Photovoltaics Components Release

Hi folks,

Last month Honeybee got PV panels simulation components based on EnergyPlus.

Our Ladybug and Honeybee pets love to work together. As a result of this, we are releasing PV simulation components for Ladybug too. They are based on PVWatts v1 online calculator, supporting crystalline silicon fixed tilt photovoltaics.

You can download them from here, or use the Update Ladbybug component instead. If you take the first option, after downloading check if .ghuser files are blocked (right click -> “Properties” and select “Unblock”).

You can download the example files from here.

Video tutorials will follow in the coming period.

In the very essence these components help you answer the question: “How much energy can my roof, building facade, solar parking… generate if I would populate them with PV panels”?

They allow definition of different types of losses (snow, age, shading…) which may affect your PV system:

And can find its optimal tilt and orientation:

Or analyse its performance, energy value, consumption, emissions…

By Djordje Spasic and Jason Sensibaugh, with invaluable support of Dr. Frank Vignola, Dr. Jason M. Keith, Paul Gilman, Chris Mackey, Mostapha Sadeghipour Roudsari, Niraj Palsule, Joseph Cunningham and Christopher Weiss.

Thank you for reading, and hope you will enjoy using the components!

EDIT: From march 27 2017, Ladybug Photovoltaics components support thin-film modules as well.


  1. System losses:

PVWatts v5 Manual, Dobos, NREL, 2014

  1. Sun postion equations by Michalsky (1988):

SAM Photovoltaic Model Technical Reference, Gilman, NREL, 2014

edited by Jason Sensibaugh

  1. Angle of incidence for fixed arrays:

PVWatts Version 1 Technical Reference, Dobos, NREL, 2013

  1. Plane-of-Array diffuse irradiance by Perez 1990 algorithm:

PVPMC Sandia National Laboratories

SAM Photovoltaic Model Technical Reference, Gilman, NREL, 2014

  1. Sandia PV Array Performance Module Cover:

PVWatts Version 1 Technical Reference, Dobos, NREL, 2013

  1. Sandia Thermal Model, Module Temperature and Cell Temperature Models:

Photovoltaic Array Performance Model, King, Boys, Kratochvill, Sandia National Laboratories, 2004

  1. CEC Module Model: Maximum power voltage and Maximum power current from:

Exact analytical solutions of the parameters of real solar cells us…, Jain, Kapoor, Solar Energy Materials and Solar Cells, V81 2004, P269–277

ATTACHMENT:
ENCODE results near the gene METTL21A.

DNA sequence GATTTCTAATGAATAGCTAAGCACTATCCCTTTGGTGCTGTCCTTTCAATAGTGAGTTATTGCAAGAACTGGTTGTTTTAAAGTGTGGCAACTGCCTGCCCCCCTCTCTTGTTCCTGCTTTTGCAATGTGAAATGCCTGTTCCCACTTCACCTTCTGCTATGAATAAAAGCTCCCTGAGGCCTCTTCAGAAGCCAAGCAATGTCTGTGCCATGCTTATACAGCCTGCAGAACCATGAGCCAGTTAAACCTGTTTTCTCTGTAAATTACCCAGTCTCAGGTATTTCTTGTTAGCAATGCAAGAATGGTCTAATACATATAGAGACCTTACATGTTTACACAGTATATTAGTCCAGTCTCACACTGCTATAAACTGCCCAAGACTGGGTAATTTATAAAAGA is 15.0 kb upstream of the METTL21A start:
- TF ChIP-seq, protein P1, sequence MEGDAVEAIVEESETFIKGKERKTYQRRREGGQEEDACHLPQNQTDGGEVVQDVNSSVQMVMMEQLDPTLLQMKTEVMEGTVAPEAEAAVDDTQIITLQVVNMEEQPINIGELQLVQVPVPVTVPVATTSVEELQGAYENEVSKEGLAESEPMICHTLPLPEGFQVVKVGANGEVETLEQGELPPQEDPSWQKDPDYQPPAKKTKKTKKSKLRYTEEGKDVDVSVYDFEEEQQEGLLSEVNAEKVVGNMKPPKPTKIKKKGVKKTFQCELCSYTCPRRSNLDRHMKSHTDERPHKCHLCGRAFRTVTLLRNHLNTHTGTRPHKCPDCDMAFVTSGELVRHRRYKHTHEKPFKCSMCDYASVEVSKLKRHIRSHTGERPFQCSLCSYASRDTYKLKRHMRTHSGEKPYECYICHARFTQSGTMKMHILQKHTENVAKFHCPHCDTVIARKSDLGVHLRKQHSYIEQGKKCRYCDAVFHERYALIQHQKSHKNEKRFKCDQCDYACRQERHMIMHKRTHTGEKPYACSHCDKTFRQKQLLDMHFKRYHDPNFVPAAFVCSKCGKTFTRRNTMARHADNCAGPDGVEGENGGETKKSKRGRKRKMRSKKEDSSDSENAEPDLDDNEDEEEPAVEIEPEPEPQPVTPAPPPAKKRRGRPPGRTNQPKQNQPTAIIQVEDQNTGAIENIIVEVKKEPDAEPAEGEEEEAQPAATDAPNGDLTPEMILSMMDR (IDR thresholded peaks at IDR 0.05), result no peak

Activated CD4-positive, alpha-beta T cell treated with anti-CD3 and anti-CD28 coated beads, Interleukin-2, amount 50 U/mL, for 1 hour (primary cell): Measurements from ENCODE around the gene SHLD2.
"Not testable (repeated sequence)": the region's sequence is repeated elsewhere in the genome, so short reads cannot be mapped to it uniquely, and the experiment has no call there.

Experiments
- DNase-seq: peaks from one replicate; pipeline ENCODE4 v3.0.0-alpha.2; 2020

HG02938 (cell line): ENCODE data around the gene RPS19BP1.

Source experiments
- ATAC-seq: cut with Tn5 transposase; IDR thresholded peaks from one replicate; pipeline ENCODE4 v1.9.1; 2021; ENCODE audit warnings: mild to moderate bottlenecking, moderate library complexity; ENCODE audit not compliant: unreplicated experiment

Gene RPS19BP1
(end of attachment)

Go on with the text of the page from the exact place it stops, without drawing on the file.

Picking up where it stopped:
1. PVFORM version 3.3 adapted Module and Inverter Models:

PVWatts Version 1 Technical Reference, Dobos, NREL, 2013

  1. Sunpath diagram shading:

Using sun path charts to estimate the effects of shading on PV arrays, Frank Vignola, University of Oregon, 2004

Instruction manual for the Solar Pathfinder, Solar Pathfinder TM, 2008

  1. Tilt and orientation factor:

Application for Purchased Systems Oregon Department of Energy

  1. Photovoltaics performance metrics:

Solar PV system performance assessment guideline, Honda, Lechner, Raju, Tolich, Mokri, San Jose state university, 2012

CACHE Modules on Energy in the Curriculum Solar Energy, Keith, Palsule, Mississippi State University

Inventory of Carbon & Energy (ICE) Version 2.0, Hammond, Jones, SERT University of Bath, 2011

The Energy Return on Energy Investment (EROI) of Photovoltaics: Met…, Raugei, Fullana-i-Palmer, Fthenakis, Elsevier Vol 45, Jun 2012

  1. Calculating albedo:
    Metenorm 6 Handbook part II: Theory, Meteotest 2007

  2. Magnetic declination:

Geomag 0.9.2015, Christopher Weiss

1 Like

Oooo,this is a masterpiece!!! Bravo!

This is going to be a big one Djordje- Thank you for the great work!

BIG MASS, Great JOB Bro.

Excelent upgrade to the bugs!!
Thanks Djordie.

Thank you!!!

This is so great!

Great stuff and congratulations!

This is amazing! Worked like a charm! Great work!

Hello Djordje,

I am using your tool to analyse a pv installation on the roof of a high rise building. Works like a charm and gives all results. However, I have 11 different surfaces as my pv system that I am inputting to the components. The results come out one for each of the surfaces, along with a big number of sunpath shading graphs (I imagine for each). Is there a way to sum these up? I mean I can, and I am, manipulate the data structures when it comes to results. However, I was wondering if we can get a cumulative sunpath shading. Now that I think about it that wouldn’t make much sense. Would it be possible to get different (coloured?) patches on a sunpath shading for each surface?

Thanks in advance!

Kind regards,


Hi Theodoros,

Would you be so kind to open a new topic on this issue?
And attaching your .gh file would make it much more easier to give a reply.
Thank you in advance.

yeah… same problem here.

Multiple surfaces = multiple sunpath shading would be great if this could be summed to one mesh

One more vote on that from me!

Guau!!! great job, Djordje!!! :slight_smile: I’ve tried your components recently and they are awesome!!!

Just in case someone else have the problem that I found (and it took me many hours to realize…) : the PV surface should be oriented with the normal vector to the sun direction (it’s SO obvious but I was founding an error and didn’t know it was that stupid detail ;))

Hi Eli 2xLee,

Yes, the surface normal direction should always be checked. Otherwise we would end up with a surface which would produce electricity on both of its sides.

Glad it worked for you. It would be useful to check the example files too. They are really simple. Here is a graphical preview of the two example files.